• Lorenzo Brown: B
    He has first round talent, good size but was a major disappointment for NC State last season. A capable replacement for the injury-prone Malcolm Lee and at good value but that’s probably all.
  • Bojan Dubljevic: C-
    I don’t know who he is and we never will. Draft-and-stash players are close to worthless in the second round. Better off drafting someone like Trevor Mbakwe, making his night memorable and giving him a chance at a big-league squad.

By my math, that gives the Timberwolves a total draft grade of B- (And that’s rounding up), which makes this a passing and somewhat satisfying measurement of success.

Take note that this is simply the first day of draft analysis. We only have our intuition and projections to base this off of. That grade could very well go up or it could spin down faster than you could imagine. It’s all speculation to this point but at least it’s fun, right?

Now, as for the draft as a whole, it was entertaining. I can’t say that I’ve actually watched a draft from beginning to end before this one. I’m not entirely sure why that is but it might be the fact that all of these players — from Anthony Bennett to Janis Timma — are all graded so closely together. None are projected to be superstars but none are really projected as bonafide busts (yet) either. The talent pool, although not great, indeed had breadth, which made it fun all the way until the end.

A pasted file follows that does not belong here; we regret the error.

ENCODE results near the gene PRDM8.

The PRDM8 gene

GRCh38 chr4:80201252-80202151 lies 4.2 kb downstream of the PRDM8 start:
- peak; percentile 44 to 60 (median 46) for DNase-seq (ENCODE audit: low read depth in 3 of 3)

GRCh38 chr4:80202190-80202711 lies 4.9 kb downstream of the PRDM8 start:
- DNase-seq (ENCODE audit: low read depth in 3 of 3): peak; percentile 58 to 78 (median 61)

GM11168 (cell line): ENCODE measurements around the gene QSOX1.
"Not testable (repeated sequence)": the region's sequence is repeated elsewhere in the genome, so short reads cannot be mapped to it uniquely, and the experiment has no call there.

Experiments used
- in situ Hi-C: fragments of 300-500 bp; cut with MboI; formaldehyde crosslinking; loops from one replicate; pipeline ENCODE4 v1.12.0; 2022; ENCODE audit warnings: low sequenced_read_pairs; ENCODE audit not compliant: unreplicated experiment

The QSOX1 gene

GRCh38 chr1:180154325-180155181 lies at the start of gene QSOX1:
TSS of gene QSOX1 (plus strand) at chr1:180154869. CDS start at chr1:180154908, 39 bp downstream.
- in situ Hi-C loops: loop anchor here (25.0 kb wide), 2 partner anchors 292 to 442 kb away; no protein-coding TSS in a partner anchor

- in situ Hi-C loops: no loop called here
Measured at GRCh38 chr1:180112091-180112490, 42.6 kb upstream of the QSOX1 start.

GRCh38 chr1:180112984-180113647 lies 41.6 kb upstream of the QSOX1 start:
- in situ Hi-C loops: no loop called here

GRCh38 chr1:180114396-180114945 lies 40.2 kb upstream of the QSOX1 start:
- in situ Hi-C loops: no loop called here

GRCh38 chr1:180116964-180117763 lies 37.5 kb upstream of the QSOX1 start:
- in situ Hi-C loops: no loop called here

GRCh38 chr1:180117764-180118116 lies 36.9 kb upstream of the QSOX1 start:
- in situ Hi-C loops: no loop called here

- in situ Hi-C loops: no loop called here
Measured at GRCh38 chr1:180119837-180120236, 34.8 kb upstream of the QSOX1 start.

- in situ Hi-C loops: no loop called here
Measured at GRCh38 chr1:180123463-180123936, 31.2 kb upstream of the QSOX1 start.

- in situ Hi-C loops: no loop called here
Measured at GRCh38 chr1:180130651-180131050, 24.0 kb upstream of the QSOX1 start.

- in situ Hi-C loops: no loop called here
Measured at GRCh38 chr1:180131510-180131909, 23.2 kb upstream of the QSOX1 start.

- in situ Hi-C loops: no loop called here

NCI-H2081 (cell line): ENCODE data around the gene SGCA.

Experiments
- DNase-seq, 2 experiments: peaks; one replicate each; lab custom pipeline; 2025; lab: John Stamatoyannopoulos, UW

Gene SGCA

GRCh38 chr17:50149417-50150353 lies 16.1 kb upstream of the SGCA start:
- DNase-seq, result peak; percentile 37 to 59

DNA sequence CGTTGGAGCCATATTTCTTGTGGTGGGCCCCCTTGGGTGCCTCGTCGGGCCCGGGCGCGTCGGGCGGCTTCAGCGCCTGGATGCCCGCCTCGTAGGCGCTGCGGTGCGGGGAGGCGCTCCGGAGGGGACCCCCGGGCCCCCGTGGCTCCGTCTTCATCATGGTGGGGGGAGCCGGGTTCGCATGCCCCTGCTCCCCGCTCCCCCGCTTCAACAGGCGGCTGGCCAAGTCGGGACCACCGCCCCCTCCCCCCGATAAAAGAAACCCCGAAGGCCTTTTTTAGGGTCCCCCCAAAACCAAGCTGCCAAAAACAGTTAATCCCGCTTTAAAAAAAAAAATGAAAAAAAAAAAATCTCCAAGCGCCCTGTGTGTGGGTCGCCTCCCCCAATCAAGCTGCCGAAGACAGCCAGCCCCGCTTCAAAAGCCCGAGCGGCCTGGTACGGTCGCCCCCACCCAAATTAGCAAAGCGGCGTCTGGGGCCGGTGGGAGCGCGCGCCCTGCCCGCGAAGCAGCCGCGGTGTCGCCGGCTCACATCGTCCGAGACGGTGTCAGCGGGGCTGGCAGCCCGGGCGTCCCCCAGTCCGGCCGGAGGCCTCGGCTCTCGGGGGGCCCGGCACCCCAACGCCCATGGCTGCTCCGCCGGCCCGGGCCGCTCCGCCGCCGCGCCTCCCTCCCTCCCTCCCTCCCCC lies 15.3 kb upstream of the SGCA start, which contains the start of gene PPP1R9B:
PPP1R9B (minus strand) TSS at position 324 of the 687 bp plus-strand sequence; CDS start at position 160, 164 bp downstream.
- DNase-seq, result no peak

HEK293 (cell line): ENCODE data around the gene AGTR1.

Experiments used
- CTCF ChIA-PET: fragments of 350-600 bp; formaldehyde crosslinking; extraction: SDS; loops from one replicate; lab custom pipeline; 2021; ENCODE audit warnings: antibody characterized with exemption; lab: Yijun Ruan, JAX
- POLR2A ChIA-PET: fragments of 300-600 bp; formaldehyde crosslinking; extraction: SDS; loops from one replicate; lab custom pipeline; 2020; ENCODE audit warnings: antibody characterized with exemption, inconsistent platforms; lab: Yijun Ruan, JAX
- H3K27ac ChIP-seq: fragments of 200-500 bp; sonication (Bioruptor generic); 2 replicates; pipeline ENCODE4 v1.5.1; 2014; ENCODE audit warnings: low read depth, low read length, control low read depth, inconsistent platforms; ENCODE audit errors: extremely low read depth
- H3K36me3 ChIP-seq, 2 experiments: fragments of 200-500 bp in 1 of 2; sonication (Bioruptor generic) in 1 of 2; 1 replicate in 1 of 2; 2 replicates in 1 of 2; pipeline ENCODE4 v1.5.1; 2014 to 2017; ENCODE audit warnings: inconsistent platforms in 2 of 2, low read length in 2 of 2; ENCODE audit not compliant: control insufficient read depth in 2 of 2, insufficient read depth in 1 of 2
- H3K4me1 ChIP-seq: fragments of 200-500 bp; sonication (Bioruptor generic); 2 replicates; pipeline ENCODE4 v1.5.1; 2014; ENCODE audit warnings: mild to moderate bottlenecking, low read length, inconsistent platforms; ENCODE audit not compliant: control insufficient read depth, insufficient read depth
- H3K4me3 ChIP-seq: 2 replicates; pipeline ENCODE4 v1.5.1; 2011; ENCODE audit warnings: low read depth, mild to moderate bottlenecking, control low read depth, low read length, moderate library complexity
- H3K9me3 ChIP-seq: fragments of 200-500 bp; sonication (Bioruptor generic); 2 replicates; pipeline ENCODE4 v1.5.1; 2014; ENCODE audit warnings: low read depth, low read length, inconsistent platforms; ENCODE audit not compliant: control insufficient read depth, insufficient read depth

My favorite moment: After a whole night of continuous booing upon the current and best commissioner the NBA has ever seen — perhaps the whole country has ever seen in any major sport — the tireless Brooklyn crowd gave David Stern quite the ovation on the 30th pick of the first round. Since Stern already announced his coming retirement, we knew that this would be the final pick he ever announces as the commissioner of the NBA. To thank him, the NBA faithful cheered him on as his career starts to wind down. Plus the Hakeem Olajuwon thing was pretty cool.

But that’s not even the best part. I lean over to my brother-in-law and say, “I bet they start too boo Adam Silver now.” And just like that, without missing a beat, Silver steps to the podium to begin the second round and is greeted to a wave of boos as playful but real as the ones belted out for Stern. The life of an NBA commissioner, huh?

My least favorite moment: Bill Simmons’ commentary. I’m not usually one to bash Simmons because I’m a Grantland junky and simply love what he’s done for bloggers and sports columnists everywhere. But the majority of his comments lacked any analysis whatsoever and at times seemed downright inappropriate  The fact that he brought up the Boston/Brooklyn trade about 8 different times made it difficult to view any longer with the sound on. I’ve been a fan of the tag team that is Simmons and Jalen Rose but the draft affirmed the fact that Rose out-analyzes Simmons on every situation in the basketball world. For entertainment purposes, Simmons is fine. But if you actually wanted something valid to spew out of his mouth, don’t get your hopes up. Oh, and by the way, his home team, the Celtics, royally screwed up tonight with that trade. Eat it, Bill.